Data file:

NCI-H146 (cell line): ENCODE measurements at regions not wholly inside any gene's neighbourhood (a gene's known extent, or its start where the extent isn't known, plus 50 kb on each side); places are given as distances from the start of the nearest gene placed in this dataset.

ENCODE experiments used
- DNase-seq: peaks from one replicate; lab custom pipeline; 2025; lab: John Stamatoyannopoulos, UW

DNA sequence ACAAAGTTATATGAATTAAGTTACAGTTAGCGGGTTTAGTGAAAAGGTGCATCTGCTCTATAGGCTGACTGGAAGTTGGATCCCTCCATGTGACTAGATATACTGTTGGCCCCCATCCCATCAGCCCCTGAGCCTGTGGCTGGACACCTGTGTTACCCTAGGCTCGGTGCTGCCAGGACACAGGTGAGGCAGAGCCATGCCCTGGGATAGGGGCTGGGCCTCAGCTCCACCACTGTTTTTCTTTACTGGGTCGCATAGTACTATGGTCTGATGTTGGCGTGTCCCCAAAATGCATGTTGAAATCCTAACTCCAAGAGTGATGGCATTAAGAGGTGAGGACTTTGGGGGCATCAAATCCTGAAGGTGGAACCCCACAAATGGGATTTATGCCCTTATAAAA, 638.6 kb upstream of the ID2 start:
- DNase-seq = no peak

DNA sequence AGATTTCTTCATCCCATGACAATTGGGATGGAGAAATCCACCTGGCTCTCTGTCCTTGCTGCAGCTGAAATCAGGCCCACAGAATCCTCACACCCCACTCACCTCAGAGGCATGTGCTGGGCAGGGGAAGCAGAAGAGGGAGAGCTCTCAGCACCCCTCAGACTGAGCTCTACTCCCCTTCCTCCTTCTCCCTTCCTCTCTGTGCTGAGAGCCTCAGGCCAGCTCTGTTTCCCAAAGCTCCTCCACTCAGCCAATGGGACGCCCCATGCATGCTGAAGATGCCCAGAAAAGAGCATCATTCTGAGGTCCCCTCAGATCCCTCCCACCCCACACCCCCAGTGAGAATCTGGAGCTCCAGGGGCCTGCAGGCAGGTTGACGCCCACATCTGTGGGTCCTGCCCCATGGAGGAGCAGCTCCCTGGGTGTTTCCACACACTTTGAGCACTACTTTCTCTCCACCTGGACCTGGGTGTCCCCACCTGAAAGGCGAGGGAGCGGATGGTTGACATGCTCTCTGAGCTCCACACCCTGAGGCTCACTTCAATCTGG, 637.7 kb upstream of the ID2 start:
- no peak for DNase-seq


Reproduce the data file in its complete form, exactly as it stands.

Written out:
NCI-H146 (cell line): ENCODE measurements at regions not wholly inside any gene's neighbourhood (a gene's known extent, or its start where the extent isn't known, plus 50 kb on each side); places are given as distances from the start of the nearest gene placed in this dataset.

ENCODE experiments used
- DNase-seq: peaks from one replicate; lab custom pipeline; 2025; lab: John Stamatoyannopoulos, UW

DNA sequence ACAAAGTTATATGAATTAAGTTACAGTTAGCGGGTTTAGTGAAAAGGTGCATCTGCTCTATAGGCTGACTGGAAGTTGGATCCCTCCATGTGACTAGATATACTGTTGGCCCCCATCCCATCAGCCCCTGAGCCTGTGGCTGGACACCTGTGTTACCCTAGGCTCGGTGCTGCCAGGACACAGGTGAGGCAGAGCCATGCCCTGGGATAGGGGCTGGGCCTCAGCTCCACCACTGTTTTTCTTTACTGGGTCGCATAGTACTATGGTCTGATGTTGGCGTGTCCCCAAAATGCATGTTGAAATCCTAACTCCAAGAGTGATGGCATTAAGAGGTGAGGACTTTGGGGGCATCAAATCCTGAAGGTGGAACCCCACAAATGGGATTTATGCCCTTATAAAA, 638.6 kb upstream of the ID2 start:
- DNase-seq = no peak

DNA sequence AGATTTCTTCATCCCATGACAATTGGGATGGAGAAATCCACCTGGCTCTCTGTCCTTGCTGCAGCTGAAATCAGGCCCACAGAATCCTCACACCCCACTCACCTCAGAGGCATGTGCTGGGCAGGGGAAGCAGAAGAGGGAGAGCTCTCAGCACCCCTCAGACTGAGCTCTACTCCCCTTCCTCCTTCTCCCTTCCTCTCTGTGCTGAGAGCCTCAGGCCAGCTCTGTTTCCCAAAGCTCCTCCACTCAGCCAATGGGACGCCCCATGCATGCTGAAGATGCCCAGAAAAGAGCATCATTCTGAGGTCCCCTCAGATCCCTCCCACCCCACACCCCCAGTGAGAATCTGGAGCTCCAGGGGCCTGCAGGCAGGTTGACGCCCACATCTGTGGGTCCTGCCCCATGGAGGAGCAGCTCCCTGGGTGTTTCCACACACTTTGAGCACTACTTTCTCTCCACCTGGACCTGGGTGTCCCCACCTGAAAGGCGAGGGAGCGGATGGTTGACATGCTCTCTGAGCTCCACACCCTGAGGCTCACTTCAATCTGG, 637.7 kb upstream of the ID2 start:
- no peak for DNase-seq